After close to 25 years as a Northwestern assistant coach, Jerry Brown is retiring.
College Football News has confirmation from a source within the program that Brown is done coaching after his team’s win in the Music City Bowl.
Northwestern will be without their most tenured coach next year.
Longtime Northwestern assistant coach Jerry Brown is retiring following his team’s 24-23 victory over Kentucky in the Music City Bowl, College Football News can confirm.
The news was originally reported by Louie Vaccher of Wildcat Report.
Brown is retiring after 24 years of coaching at Northwestern, making him the longest tenured member on the staff.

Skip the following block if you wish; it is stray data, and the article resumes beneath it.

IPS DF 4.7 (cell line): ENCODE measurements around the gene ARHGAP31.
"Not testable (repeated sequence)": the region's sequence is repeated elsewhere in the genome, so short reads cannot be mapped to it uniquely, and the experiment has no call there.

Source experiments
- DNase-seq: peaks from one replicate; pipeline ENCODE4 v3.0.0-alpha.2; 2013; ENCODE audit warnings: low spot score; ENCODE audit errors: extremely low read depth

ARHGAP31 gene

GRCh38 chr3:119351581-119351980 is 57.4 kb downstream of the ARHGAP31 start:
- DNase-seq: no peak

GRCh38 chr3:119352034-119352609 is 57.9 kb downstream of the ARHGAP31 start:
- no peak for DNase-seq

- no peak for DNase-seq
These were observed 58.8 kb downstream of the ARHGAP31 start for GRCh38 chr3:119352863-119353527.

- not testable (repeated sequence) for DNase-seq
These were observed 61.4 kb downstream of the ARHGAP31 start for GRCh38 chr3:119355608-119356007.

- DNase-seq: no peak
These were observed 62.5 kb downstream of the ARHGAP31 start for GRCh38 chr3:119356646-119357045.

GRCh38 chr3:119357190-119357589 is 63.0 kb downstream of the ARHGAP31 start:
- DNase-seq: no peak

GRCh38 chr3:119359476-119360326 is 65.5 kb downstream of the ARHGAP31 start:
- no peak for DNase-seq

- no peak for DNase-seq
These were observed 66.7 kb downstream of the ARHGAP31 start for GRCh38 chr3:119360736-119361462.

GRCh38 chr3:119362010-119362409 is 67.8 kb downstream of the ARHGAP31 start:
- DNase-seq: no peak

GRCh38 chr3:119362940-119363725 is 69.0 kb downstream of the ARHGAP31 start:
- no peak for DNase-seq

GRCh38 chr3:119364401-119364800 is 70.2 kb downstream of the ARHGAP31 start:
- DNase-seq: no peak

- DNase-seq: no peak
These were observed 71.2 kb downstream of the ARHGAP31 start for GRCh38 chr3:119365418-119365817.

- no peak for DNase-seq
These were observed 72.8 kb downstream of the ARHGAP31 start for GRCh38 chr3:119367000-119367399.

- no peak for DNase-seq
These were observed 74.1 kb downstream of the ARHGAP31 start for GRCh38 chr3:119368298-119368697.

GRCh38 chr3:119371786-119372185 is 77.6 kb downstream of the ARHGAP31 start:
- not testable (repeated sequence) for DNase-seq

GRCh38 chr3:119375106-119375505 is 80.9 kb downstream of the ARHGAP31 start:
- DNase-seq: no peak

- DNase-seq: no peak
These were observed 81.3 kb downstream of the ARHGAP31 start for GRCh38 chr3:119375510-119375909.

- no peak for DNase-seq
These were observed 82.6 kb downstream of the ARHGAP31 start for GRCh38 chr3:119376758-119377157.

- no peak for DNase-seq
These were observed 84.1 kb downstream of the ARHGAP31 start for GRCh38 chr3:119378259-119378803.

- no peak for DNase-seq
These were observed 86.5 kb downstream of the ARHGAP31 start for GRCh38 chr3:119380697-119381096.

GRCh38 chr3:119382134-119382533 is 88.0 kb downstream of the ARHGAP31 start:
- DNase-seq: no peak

He has served as assistant head coach since 2002, appointed by then head coach Randy Walker, and stayed in the position when Pat Fitzgerald took over in 2006.
Brown has also coached the secondary since 2002, following a two-year stint as the team’s defensive coordinator.
He is arguably one of the most successful coaches in team history, as he was on the staff for 11 of Northwestern’s 14 bowl bowl games.
Brown is as close to a purple-blooded Wildcat as it can get. He played at Northwestern for two seasons as a wide receiver between 1969 and 1970. In 20 combined games, Brown caught 24 passes for 442 yards and two touchdowns. He was selected by the San Francisco 49ers in the ninth round of the 1972 NFL draft.
Even though he will be stepping aside, he won’t be too far from his beloved Wildcats, as he resides in Evanston.
Right now, however, Brown is basking in his team’s latest bowl victory in Nashville and he appears to be loving it.
Wishing the best for Jerry Brown and his family in the New Year and beyond.